BLUE BELL, Pa.—Locus Pharmaceuticals Inc., a privately held computational drug design company, announced in June that it entered two separate cancer research collaborations with The Cancer Therapy Research Center (CTRC) at the University of Texas Health Center, San Antonio, and with the University of Texas M.D. Anderson Cancer Center.
According to agreements, the research centers will work to advance Locus' p38 inhibitor portfolio of drug development candidates, a pipeline of novel medicines that are in late pre-clinical development for the treatment of cancers associated with angiogenesis and inflammation. Financial support for the collaborations is still being worked out.
Dr. Jamie Freedman, who was recently named president and CEO of Locus, says the preclinical studies will assist Locus in identifying those patient populations most likely to benefit from its drugs.
"The opportunity for Locus is to learn as much as we can about which cancer types our compounds can be used for clinically, and to make the transition from the lab to the clinic as efficiently and rationally-based as possible," Freedman says.
Locus' p38 portfolio comprises highly selective allosteric inhibitors of p38 alpha and beta isozymes and LP-590, a multikinase inhibitor of p38, Tie-2 and Ret kinases. The research collaborations were set up with CTRC and M.D. Anderson because they have academic leaders in inflammation and cancer and p38 and cancer, Freedman says.
"Both centers have a track record of translating pre clinical research to the clinic for developing new drugs," he says. "The advantages for them are the opportunity to work with novel compounds that will enhance our understanding about the biology of certain cancers associated with inflammation, and to provide new treatment options for patients with these types of diseases."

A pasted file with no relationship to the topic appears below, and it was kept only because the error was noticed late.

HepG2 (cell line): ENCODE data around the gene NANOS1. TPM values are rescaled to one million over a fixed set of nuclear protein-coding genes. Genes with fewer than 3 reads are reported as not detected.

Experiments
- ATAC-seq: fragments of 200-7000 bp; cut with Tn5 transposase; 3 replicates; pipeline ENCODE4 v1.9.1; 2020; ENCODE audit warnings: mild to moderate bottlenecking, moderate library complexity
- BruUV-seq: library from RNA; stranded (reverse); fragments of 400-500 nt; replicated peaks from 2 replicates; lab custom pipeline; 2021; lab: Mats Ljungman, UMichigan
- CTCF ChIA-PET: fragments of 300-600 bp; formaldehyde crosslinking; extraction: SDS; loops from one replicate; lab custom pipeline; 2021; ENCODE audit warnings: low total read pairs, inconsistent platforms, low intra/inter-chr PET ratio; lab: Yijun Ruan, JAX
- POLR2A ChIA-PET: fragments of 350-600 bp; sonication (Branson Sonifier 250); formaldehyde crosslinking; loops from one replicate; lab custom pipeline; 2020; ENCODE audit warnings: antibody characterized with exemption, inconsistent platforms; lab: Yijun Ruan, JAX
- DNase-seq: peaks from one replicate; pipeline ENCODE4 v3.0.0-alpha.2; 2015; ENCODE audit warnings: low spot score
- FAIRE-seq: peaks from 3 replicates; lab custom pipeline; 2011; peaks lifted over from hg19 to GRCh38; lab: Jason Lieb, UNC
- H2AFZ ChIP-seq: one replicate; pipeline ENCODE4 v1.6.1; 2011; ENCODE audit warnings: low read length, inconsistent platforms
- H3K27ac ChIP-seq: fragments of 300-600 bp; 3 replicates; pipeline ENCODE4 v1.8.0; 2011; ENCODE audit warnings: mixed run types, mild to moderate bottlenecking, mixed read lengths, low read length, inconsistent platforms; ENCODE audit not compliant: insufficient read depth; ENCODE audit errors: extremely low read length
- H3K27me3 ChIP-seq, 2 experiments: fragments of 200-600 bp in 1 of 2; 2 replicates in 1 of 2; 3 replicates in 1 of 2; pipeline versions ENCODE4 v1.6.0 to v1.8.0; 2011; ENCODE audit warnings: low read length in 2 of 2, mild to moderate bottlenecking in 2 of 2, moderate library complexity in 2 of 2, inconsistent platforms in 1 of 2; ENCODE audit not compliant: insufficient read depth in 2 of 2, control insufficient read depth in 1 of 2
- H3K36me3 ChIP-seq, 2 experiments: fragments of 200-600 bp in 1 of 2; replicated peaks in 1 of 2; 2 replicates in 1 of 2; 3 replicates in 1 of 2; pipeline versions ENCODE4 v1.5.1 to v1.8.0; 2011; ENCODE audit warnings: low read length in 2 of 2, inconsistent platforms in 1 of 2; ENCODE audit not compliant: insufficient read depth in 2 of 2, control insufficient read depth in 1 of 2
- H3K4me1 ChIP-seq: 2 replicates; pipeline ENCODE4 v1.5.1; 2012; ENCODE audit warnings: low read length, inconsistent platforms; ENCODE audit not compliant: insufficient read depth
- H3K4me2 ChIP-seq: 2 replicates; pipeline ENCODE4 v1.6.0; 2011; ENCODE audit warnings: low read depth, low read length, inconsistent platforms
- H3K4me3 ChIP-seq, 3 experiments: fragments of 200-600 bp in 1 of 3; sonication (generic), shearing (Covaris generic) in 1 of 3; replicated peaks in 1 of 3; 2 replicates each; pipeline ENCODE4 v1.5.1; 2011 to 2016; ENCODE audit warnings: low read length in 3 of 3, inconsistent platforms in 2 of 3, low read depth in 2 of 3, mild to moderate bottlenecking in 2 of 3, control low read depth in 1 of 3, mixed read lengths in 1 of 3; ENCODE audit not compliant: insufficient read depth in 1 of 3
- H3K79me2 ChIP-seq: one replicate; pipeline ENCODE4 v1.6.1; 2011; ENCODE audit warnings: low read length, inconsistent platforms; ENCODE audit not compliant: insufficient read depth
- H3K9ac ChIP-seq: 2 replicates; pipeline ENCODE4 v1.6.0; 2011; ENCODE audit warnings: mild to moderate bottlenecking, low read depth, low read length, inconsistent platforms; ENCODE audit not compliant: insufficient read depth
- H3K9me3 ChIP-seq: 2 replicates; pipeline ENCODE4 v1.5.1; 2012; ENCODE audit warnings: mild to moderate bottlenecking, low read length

Locus has worked with CTRC before, as it was one of two participating centers that conducted a Phase I study with Locus' first clinical candidate and lead oncology drug, LP-261. The new collaboration with CTRC will focus on ovarian and inflammatory breast cancers, says Dr. Frank Giles, director of CTRC's Institute for Drug Development.
"Quite simply, Jamie Freedman is one of the best drug developers I have worked with in this industry," Giles says. "CTRC is not interesting in doing any research collaborations unless the targets are promising or the company has some ability to convince us they can create clean drugs. Locus has not only the LP-261 compound, but also a number of drugs behind them which show promise."
In the collaboration with M.D. Anderson, research team leaders at the Morgan Welch Inflammatory Breast Cancer Research Program and Cancer Center will work on demonstrating the potential value of LP-590 in the treatment of inflammatory breast cancer.
"Inflammatory breast cancer is a very aggressive type of breast cancer that can be resistant to standard therapies," says Dr. Massimo Cristofanilli, co-director of the Morgan Welch Clinic. "LP-590, in particular, is of great interest to us because of the potential importance of both p38 and Tie-2 in this variant of breast cancer. We hope this collaboration will bring the possibility to improve treatment for this deadly type of breast cancer." DDN